The widespread expression of HAT in many tissues questions a role for HAT in specifically cleaving N-POMC to generate adrenal mitogens, as this cleavage would take place in multiple sites seemingly unrelated to adrenal physiology. Thus it seems possible that the physiological function of rat AsP for adrenal growth has been taken over by a protease different from the human homologue HAT. Possible candidates may be the closely related differentially expressed in squamous cell carcinoma (DESC) proteases. DESC proteases have a similar structure to that of HAT and exhibit the same exon/intron organization probably as a result of gene duplication. Like HAT, human DESC is located on the long arm of chromosome 4 (26). Expression of DESC in the adrenal gland has, however, never been studied.

In summary, our findings do not support a role of HAT, the human homologue of the recently described adrenal secretory protease AsP, in the regulation of human adrenal growth or adrenal tumourigenesis.

Funding

This work was supported by a grant of the Deutsche Forschungsgesellschaft DFG (Al 203/7-3,4) to B A and M F.

Table 1

Patient data.

No.DiagnosisSexAge (years)Size (cm)
NA, not available.
N1Normal adrenal gland≥m49
N2Normal adrenal gland≥m42
N3Normal adrenal gland≥m56
N4Normal adrenal gland≥f37
N5Normal adrenal gland≥m79
HI1Hormonally inactive adenoma≥f625
HI2Hormonally inactive adenoma≥f347
HI3Hormonally inactive adenoma≥f677
HI4Hormonally inactive adenoma≥f712.7
HI5Hormonally inactive adenoma≥m719
A1Aldosterone-producing adenoma≥m461.1
A2Aldosterone-producing adenoma≥m441
A3Aldosterone-producing adenoma≥m511.7
A4Aldosterone-producing adenoma≥m55NA
A5Aldosterone-producing adenoma≥m630.5
C1Cortisol-producing adenoma≥f723
C2Cortisol-producing adenoma≥f432.8
C3Cortisol-producing adenoma≥f463
C4Cortisol-producing adenoma≥f422.9
C5Cortisol-producing adenoma≥f344
CA1Adrenocortical carcinoma≥f7013
CA2Adrenocortical carcinoma≥m7114
CA3Adrenocortical carcinoma≥m1417
CA4Adrenocortical carcinoma≥m64NA
CA5Adrenocortical carcinoma≥m19
CA6Adrenocortical carcinoma≥m5217
CA7Adrenocortical carcinoma≥f3713
CA8Adrenocortical carcinoma≥f4217
CA9Adrenocortical carcinoma≥m49NA
H1ACTH-dependent hyperplasia≥f66
H2ACTH-dependent hyperplasia≥m37
P1Phaeochromocytoma≥m504.5
P2Phaeochromocytoma≥f498
P3Phaeochromocytoma≥f453.6
P4Phaeochromocytoma≥m354.5
P5Phaeochromocytoma≥f613.3
Table 2

Primers and their location within the sequence.

PrimerSymbolSequenceUsage
HAT-a-forward5′GGC TAG GAA TCT GCA TTT TAG AGG ACC ACC TCC C 3′PCR-Exon6
HAT-a-reverse5′GCC AAT TTG CTG CAG CCT GGT CAG TAA GTG C 3′PCR-Exon6
HAT-b5′TGA GTC TTC TTG TAC TAG TGG GCC ACC AGA AGT TGA AGG GTT TAT TTC CAG GTT TCC AGA GTT ATT 3′5′RACE
HAT-c5′ATA CAG ACT TTG CAA CAG GGA TGC ACT TGT T 3′5′RACE
HAT-d5′AGT TGA AGG GTT TAT TTC CAG GTT TCC AGA GTT ATT 3′5′RACE
HAT-e forward5′ATG TAT AGG CCA GCA CGT GTA ACT TCG ACT TC 3′RT-PCR
HAT-e reverse5′CAC TCA AAG TCC TGT ATT CCT GTG TAG CTG GTG 3′RT-PCR
β-actin-forward5′AAC TGG GAC GAC ATG GAG AAA ATC TGG CAC 3′RT-PCR
β-actin-reverse5′GTA CAG GGA TAG CAC AGC CTG GAT AGC AAC GTA 3′RT-PCR
Figure 1
Figure 1

Derived amino acid alignment of HAT and the rat airway trypsin-like protease (RAT with the long isoform RAT1 and the short isoform AsP). Completely conserved amino acids are marked in black and amino acids with strong similarity are marked in grey. HAT shows an overall amino acid identity of 67% with rat airway trypsin-like protease 1. Amino acids that are part of the catalytic triad: His (227), Asp (272) and Ser (368) are indicated by arrows and boxes. HAT and rat airway trypsin-like protease 1 possess four structural regions: an N-terminal cytoplasmic domain (amino acids 1–20), a transmembrane domain (amino acids 21–41), an SEA domain (amino acids 44–164) and a trypsin-like serine protease domain (amino acids 187–417); AsP possesses three structural regions: a signal peptide which is supposed to direct the protein to the secretory pathway (amino acids 1–24), a 23 amino acid linker peptide and the 232 amino acid catalytic domain.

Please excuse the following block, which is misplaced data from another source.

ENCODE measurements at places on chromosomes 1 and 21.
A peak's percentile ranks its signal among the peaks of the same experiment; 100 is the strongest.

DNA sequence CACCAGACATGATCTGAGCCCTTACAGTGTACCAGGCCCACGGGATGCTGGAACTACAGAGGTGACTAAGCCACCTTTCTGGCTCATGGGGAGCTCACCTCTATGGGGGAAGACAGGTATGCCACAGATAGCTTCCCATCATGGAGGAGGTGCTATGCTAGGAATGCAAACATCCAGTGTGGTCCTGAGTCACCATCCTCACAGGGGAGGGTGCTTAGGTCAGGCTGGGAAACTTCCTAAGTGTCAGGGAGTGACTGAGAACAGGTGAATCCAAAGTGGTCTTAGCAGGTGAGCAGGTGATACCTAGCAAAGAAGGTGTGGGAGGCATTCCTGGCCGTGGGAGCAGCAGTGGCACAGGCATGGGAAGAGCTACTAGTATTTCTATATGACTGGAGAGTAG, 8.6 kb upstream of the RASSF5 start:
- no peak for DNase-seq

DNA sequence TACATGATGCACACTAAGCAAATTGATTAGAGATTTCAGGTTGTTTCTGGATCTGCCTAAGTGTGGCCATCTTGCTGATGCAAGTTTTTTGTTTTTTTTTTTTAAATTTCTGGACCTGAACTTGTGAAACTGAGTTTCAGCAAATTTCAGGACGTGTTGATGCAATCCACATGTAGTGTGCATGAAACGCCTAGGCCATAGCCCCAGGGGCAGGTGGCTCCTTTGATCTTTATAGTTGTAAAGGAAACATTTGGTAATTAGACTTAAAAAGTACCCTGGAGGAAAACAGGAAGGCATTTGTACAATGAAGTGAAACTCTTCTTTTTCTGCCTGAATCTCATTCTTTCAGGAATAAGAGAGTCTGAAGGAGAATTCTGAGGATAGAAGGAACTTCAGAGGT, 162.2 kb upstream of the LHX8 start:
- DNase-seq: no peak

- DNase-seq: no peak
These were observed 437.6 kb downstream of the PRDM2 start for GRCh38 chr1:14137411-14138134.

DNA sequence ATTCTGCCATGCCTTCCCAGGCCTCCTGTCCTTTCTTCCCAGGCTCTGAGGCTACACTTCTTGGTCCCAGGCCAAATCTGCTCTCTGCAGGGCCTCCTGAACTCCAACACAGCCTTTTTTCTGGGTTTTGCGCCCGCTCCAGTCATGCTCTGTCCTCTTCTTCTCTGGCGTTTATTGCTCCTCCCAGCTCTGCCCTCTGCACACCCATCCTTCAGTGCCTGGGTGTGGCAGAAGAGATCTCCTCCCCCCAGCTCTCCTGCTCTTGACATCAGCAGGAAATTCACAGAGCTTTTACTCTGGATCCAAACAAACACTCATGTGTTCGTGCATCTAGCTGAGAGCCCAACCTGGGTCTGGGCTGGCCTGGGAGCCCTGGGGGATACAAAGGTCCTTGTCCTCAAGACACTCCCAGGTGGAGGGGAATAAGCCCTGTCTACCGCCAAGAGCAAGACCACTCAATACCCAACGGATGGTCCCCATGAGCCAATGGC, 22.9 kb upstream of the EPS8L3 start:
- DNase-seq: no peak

Citation: European Journal of Endocrinology eur j endocrinol 152, 1; 10.1530/eje.1.01834

Figure 2
Figure 2

Schematic illustration and structural comparison of the exon structure of HAT and the rat airway trypsin-like protease isoforms (RAT1/AsP). Exon length is given in each box. All three airway trypsin-like proteases share exons 7–10 which are highly conserved and, therefore, have identical catalytic domains. The long isoforms consist of 10 exons, whereas the short isoform AsP includes 5 exons. Exons 6 are shaded to indicate that the short isoform exhibits a longer exon 6 due to an alternative start of exon 6 (see also Fig. 3).

Citation: European Journal of Endocrinology eur j endocrinol 152, 1; 10.1530/eje.1.01834

Figure 3
Figure 3

Comparison of the gene structure of HAT and rat airway trypsin-like protease in exon 6. Structure of the gene and deduced amino acid sequence of the HAT and rat airway trypsin-like protease. Comparison of the nucleotide sequence of HAT cDNA and the genomic sequence of chromosome 4q13.3 revealed the structure of the gene. Comparison of rat airway trypsin-like protease cDNA and genomic sequence of chromosome 14p21 and the analogy to the mouse sequence (mouse airway trypsin-like protease) indicate the probable gene structure in the rat (11). In the rat, exon 6 contains an internal splicing site, which is used when the long isoform RAT1 is transcribed (box with solid lines). In the case of the short isoform (AsP) the complete exon 6 is utilized as the first exon (box with dotted plus solid lines). The potential start codon is bold and doubly underlined. The exon/intron boundary consensus sequence (AG/GT) is underlined. In humans, the transcription of a short isoform of HAT is prevented by a stop codon (marked by an arrow) after the first nine bases.

Citation: European Journal of Endocrinology eur j endocrinol 152, 1; 10.1530/eje.1.01834